If your home life is anything like mine, you've barked this phrase a few times yourself. Why is it that no matter what time of day it is, or what room I enter, the lights always seem to be on? And it isn't just one or two lights in a couple of rooms, it's every light in the house. What a waste of energy!
Unfortunately, my threats of reduced allowance or additional chores seem to have little effect on my son. And as for my wife, I've never really been able to figure out how to make her listen to me.
A typical day finds me wandering from room to room, grumbling about the electric bill under my breath as I flip off every light switch I can find. But of course no one pays attention to me. This is so much a part of my daily routine I bet I could still easily find every light switch in my house with a blindfold on.
The wasted lighting load at my house is only a part of the larger picture, though. Consider the sizable lighting loads and the potential for waste at every small business, strip mall, corporate building, and industrial plant across the country. Some reports state that lighting loads in some industries account for more than 60% of a facility's electric bill and 40% of the total energy bill.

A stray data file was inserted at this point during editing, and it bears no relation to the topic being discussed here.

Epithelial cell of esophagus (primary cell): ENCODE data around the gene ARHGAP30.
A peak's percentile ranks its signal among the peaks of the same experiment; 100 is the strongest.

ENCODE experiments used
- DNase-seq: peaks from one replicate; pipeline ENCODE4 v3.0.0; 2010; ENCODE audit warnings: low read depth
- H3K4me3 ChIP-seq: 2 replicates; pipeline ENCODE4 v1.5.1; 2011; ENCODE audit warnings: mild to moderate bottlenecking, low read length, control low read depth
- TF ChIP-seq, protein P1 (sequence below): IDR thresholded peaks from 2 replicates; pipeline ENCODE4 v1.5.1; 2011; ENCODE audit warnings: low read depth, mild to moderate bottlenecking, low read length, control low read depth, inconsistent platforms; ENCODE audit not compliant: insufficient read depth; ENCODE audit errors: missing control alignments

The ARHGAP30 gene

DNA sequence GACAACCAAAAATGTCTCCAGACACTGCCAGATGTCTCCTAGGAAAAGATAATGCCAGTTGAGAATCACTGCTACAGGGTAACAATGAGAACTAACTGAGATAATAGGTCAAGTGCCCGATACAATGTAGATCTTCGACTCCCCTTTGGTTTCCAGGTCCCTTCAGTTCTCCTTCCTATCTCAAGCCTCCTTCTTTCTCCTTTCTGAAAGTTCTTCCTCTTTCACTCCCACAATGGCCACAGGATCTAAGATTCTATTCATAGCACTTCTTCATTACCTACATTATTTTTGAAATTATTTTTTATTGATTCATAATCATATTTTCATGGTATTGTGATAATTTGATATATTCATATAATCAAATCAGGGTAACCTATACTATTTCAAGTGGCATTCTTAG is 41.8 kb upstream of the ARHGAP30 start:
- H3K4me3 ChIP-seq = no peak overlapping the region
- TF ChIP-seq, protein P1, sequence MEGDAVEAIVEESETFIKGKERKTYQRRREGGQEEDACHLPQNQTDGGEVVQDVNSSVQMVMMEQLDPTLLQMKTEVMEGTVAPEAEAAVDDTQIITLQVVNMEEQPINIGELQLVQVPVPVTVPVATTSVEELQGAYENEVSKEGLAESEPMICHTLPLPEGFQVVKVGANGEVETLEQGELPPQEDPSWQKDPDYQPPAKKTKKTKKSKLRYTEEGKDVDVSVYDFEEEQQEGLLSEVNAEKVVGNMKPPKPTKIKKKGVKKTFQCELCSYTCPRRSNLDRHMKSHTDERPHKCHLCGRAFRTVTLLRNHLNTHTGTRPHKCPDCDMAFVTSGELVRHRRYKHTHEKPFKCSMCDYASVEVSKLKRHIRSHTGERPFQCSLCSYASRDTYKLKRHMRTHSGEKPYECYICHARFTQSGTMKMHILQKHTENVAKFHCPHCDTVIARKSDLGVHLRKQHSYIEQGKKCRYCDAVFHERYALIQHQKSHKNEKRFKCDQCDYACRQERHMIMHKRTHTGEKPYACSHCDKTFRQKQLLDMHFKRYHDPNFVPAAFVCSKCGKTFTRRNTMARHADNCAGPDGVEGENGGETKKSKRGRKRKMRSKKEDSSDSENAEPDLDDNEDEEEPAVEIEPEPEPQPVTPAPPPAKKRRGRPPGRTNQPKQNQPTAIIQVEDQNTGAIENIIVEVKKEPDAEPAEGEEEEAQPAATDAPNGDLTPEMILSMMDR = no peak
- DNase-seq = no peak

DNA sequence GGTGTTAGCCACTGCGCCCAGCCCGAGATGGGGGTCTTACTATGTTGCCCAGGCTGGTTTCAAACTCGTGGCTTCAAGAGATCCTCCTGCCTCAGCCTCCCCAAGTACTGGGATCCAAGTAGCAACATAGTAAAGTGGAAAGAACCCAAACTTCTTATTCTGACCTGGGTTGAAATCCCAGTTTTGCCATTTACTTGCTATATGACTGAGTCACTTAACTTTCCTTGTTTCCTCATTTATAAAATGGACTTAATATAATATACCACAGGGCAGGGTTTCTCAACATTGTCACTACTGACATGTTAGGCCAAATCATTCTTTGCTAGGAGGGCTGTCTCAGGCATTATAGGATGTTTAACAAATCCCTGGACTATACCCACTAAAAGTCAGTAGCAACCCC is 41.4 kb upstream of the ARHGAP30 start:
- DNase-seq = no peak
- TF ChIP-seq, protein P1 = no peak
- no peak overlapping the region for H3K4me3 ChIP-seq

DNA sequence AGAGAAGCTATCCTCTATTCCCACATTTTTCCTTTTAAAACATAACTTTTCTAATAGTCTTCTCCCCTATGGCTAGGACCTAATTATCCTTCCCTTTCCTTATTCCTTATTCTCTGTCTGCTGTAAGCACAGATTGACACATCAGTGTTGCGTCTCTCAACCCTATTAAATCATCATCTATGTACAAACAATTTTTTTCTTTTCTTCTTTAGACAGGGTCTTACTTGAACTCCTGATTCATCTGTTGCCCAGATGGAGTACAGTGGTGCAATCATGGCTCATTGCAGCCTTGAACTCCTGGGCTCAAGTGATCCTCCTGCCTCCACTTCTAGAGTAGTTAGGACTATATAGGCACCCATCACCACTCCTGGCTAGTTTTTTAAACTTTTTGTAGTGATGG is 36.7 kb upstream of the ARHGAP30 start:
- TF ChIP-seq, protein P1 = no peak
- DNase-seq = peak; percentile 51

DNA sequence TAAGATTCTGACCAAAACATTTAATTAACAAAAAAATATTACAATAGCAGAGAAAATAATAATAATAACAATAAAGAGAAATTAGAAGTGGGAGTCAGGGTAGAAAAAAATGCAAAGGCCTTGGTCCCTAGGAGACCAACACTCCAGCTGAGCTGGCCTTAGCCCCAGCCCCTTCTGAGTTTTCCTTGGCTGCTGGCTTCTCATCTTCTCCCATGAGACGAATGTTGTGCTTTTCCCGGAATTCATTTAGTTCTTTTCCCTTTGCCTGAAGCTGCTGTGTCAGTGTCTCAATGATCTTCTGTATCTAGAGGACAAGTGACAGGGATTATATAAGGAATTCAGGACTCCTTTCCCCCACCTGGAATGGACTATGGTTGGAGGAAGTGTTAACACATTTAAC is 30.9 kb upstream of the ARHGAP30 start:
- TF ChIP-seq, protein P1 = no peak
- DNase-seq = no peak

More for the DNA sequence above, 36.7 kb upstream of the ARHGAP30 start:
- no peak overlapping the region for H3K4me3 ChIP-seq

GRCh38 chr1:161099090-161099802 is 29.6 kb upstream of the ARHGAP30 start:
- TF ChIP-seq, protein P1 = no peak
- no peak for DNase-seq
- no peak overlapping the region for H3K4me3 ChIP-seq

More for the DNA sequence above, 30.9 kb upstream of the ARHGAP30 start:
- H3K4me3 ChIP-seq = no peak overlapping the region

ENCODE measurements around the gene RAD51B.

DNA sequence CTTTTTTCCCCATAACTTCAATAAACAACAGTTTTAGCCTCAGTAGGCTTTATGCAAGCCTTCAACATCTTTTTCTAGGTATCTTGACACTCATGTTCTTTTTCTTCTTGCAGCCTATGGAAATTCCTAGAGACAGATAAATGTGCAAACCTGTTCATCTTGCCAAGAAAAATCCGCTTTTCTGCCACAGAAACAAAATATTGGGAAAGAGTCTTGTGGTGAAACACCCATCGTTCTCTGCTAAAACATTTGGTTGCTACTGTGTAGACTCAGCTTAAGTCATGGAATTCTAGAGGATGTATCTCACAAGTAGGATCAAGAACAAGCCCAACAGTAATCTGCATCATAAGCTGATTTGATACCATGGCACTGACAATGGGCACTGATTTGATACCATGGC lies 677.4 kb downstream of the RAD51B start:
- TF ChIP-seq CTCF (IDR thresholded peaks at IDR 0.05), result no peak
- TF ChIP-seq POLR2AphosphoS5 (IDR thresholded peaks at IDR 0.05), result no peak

What can we do about it? Well, the answer's pretty simple. Every one of us needs to introduce new lighting control technologies and energy-efficient lighting equipment into our homes and businesses — or at the very least be diligent about turning off lights. Why? First of all, it doesn't make sense to waste our nation's energy resources to light unoccupied spaces. More important, if we can reduce overall system load, we should be able to avoid widespread rolling blackouts like we're seeing in California — at least in the near future. But you're just one person. How can you help?
You can become an active participant in promoting these new technologies. Whether you're working in a plant or performing contract work for others, it's your responsibility to provide high-efficiency, high-quality fixtures and lighting controls on every new installation and retrofit project you're involved with.
So get out there and start promoting the use of occupancy sensors, end-of-life circuitry, rapid-start ballasts, pulse-start lamps, dimmers, and automatic control systems. And don't forget to turn those lights off whenever you can.